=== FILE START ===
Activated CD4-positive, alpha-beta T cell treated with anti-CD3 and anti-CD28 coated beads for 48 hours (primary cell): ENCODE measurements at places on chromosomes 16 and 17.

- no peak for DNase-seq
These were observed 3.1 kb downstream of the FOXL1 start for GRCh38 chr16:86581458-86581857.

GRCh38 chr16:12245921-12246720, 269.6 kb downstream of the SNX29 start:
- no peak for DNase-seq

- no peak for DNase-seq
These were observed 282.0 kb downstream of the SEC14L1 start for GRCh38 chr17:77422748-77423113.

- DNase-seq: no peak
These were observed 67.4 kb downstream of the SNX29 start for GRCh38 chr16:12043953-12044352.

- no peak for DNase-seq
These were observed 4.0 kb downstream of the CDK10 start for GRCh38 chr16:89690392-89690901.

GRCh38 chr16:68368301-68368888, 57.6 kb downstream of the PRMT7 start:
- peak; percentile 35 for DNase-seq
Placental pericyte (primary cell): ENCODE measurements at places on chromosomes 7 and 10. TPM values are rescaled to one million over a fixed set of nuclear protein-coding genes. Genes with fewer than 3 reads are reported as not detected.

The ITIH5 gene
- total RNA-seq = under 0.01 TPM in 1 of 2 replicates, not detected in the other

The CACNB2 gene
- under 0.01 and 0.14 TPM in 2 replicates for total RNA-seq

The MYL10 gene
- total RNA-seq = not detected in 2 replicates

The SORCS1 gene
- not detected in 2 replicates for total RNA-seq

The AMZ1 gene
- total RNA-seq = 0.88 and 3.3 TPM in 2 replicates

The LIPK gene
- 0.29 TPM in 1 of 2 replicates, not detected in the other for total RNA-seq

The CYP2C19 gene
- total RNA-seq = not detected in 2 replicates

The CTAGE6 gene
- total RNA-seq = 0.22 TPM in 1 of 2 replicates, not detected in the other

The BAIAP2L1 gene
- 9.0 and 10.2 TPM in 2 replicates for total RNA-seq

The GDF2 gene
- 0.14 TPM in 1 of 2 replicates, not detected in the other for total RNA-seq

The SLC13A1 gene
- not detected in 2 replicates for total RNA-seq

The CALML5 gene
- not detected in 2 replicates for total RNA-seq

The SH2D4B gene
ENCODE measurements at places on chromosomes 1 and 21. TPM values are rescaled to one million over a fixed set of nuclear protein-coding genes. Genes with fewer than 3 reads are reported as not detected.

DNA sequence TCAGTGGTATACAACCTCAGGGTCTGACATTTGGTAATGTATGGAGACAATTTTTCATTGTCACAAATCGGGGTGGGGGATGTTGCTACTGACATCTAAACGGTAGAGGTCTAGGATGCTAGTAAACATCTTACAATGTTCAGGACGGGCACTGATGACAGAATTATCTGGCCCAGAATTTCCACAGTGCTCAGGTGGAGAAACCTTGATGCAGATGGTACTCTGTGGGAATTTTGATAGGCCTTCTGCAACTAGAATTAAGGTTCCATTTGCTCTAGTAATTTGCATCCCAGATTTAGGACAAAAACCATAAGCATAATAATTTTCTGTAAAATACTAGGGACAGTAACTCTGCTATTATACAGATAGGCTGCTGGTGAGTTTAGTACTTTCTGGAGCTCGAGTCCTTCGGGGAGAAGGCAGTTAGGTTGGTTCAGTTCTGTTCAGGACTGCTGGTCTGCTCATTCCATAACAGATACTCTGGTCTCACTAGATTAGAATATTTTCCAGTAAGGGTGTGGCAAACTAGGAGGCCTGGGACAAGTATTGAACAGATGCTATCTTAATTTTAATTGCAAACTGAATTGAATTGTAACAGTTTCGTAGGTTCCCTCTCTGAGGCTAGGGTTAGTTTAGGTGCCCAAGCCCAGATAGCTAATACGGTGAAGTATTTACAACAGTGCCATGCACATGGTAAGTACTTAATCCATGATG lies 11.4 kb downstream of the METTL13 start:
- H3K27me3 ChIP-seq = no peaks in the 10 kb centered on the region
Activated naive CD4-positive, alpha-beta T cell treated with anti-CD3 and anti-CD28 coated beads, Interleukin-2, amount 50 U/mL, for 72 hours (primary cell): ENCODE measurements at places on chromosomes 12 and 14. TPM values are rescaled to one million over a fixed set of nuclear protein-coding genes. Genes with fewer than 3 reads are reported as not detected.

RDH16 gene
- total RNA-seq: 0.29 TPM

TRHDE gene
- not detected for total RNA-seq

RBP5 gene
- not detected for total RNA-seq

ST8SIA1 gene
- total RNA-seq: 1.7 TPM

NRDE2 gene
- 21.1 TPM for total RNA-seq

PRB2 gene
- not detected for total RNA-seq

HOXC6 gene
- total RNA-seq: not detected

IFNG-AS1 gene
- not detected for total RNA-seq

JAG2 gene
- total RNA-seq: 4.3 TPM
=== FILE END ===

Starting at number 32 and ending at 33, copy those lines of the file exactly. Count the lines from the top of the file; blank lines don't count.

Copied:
- 9.0 and 10.2 TPM in 2 replicates for total RNA-seq

The GDF2 gene